Leeds City Council have been successful in securing a £15,000 government loan to help develop and set up a Business Improvement District (BID) covering the town centre including Armley Town Street, writes Keely Bannister.
— Alice Smart (@Alice_Smart) July 2, 2019
The Minister for the Northern Powerhouse and Local Growth, Jake Berry, announced the award of the loan in a letter to Rachel Reeves, writing:
“I am writing to you regarding an application we received to the Business Improvement Districts (BIDs) Loan Fund for the support with the development of a BID in Armley, Leeds, within your constituency.
“We recognise that high streets are changing, and the Government is committed to helping local authorities and communities adapt. We want to see vibrant hubs where people live, shop, use services and spend their leisure time. BIDs have been a keen tool in the development of local leadership and growth in these areas since 2004, and they remain an important part of our high streets and town centre agenda.
“BIDs are a tried and tested model of managing high streets, town centres, and business areas. They are a vehicle for leveraging funding for local growth and regeneration, and they institutionalise a new layer of local leadership at the very heart of communities. BIDs have the power to transform areas and empower local business communities to undertake the projects and initiatives in local places that they believe will deliver lasting benefit.
“This is why in January 2019 we announced the latest round of the BIDs loan fund, which supports business owners and local leaders, such as yourself, to establish a BID.
“This makes funding available for places to apply for as a loan, minimising the challenge of start-up costs that can be prohibitive to setting up a BID. Therefore I am pleased to notify you that Armley Town Team in your constituency has been awarded a loan of £15,000 from the fund for Armley Town Centre.”
What is a BID?
A BID is an extra levy, on top of business rates, that is paid for by business rate payers and used to benefit businesses within a specified area. The levy should add to and enhance, rather than replace or distract, current provisions provided to the area by the local authority.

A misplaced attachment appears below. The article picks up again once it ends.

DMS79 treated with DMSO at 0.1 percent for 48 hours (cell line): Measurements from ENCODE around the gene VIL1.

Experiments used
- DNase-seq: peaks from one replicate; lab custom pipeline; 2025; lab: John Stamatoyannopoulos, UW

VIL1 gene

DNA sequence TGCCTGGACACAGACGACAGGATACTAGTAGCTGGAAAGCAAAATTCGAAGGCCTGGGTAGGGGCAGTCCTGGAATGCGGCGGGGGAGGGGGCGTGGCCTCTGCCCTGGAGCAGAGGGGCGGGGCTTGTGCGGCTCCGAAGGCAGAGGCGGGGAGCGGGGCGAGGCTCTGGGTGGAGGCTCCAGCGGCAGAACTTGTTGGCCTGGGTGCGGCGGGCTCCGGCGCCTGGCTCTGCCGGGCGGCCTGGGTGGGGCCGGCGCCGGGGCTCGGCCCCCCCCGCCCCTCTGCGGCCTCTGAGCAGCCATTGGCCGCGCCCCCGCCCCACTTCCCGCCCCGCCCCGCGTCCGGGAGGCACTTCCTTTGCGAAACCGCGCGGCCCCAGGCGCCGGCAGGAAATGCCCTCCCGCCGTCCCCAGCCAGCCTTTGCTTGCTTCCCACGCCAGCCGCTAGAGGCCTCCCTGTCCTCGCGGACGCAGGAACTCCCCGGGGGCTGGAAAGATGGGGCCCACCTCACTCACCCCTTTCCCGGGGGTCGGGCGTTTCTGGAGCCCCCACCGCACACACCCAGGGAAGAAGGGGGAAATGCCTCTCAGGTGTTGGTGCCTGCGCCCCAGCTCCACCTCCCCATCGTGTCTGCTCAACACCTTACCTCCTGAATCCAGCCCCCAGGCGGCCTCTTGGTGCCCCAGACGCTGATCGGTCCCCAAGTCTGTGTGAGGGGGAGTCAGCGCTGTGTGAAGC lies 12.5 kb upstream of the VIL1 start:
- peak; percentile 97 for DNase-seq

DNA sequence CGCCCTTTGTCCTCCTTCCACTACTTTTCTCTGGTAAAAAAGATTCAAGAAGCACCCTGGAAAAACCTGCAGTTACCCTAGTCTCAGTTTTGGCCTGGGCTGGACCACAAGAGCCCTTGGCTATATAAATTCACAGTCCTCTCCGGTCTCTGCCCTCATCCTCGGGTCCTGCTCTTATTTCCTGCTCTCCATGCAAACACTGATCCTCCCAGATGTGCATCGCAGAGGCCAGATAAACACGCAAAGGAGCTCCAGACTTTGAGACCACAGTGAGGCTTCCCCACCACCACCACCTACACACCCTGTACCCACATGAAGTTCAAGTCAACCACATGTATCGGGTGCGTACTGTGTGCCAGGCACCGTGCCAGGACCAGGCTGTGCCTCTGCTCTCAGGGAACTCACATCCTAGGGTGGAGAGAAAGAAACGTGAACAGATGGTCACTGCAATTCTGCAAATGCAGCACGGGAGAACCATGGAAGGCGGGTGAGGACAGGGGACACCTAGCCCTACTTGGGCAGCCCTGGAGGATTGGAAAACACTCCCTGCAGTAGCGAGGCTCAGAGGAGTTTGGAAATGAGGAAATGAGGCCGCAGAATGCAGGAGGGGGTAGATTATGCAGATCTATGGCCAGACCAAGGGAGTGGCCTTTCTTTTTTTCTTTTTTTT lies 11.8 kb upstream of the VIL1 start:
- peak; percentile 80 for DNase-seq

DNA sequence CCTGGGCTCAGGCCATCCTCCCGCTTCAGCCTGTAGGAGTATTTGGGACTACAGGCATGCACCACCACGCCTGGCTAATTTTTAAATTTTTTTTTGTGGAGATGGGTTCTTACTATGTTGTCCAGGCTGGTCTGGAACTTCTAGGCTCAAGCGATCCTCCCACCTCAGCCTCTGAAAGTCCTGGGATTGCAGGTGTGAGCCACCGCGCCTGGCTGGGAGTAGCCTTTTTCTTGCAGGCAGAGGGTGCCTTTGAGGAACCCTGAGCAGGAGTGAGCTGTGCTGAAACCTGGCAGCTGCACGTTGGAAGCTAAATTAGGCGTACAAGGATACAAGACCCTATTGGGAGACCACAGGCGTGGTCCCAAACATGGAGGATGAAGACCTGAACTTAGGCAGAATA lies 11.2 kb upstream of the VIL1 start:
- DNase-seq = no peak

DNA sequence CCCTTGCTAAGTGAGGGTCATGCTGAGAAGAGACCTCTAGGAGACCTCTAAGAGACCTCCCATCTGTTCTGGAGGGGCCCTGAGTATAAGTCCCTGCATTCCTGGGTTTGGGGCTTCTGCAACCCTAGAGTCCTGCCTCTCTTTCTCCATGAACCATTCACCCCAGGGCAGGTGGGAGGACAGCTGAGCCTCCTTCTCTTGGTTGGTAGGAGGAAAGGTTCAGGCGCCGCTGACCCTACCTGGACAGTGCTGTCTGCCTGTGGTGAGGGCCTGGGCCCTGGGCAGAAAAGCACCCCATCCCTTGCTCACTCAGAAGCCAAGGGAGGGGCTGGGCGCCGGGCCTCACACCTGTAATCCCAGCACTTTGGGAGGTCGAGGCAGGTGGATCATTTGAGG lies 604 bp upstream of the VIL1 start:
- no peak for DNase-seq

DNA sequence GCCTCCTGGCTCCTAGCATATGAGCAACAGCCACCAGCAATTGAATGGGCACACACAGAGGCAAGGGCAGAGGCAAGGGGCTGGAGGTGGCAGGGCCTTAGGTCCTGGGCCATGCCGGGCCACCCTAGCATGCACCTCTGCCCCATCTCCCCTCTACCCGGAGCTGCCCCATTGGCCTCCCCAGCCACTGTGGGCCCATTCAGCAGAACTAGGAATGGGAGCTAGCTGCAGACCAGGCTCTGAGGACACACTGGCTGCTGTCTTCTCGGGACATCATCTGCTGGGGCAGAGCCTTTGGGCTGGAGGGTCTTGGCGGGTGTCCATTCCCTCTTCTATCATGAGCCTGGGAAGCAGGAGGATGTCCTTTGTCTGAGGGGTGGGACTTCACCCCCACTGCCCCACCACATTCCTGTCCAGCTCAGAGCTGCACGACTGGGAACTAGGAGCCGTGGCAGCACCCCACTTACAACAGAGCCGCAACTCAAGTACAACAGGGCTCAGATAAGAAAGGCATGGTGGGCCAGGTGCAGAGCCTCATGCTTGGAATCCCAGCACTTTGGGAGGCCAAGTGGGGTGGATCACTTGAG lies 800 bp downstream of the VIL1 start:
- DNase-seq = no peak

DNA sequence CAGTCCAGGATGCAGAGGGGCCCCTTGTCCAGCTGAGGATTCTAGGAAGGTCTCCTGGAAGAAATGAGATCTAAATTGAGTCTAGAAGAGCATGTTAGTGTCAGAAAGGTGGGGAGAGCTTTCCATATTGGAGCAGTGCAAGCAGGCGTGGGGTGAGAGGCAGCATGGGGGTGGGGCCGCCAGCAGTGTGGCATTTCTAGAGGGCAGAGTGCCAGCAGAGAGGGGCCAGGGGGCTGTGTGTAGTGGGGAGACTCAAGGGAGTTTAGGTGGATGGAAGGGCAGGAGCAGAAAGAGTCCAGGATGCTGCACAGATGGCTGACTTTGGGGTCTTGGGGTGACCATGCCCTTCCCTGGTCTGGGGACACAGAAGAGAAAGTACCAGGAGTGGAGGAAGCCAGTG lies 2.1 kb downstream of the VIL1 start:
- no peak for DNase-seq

After a business plan for the BID has been developed and submitted to the local authority, all businesses within the BID area are balloted. A ballot is successful if a majority of votes cast and rateable value of votes cast are supportive. The BID levy is then chargeable to all businesses regardless of if they were supportive of the BID or not.
BIDs have been the subject of some negativity though. The Leeds BID has previously attracted criticism over workers’ attitudes to the homeless.
Campaigners advocating a “no” vote to the Morley BID claim that small businesses are facing pressure to vote yes and that businesses shouldn’t have to pay extra when business rates should finance any improvements required.
Rachel Reeves’s Facebook announcement of the BID has also attracted a mixed reaction, with some people questioning how the loan will be paid back, whether a BID would make a positive difference and one person simply leaving the comment “Absolute joke”.
The BID award comes just a few months after Leeds City Council chose Armley Town Street to be the subject of a separate application for a slice of Government grant funding aimed at helping high streets “facing significant challenges”.
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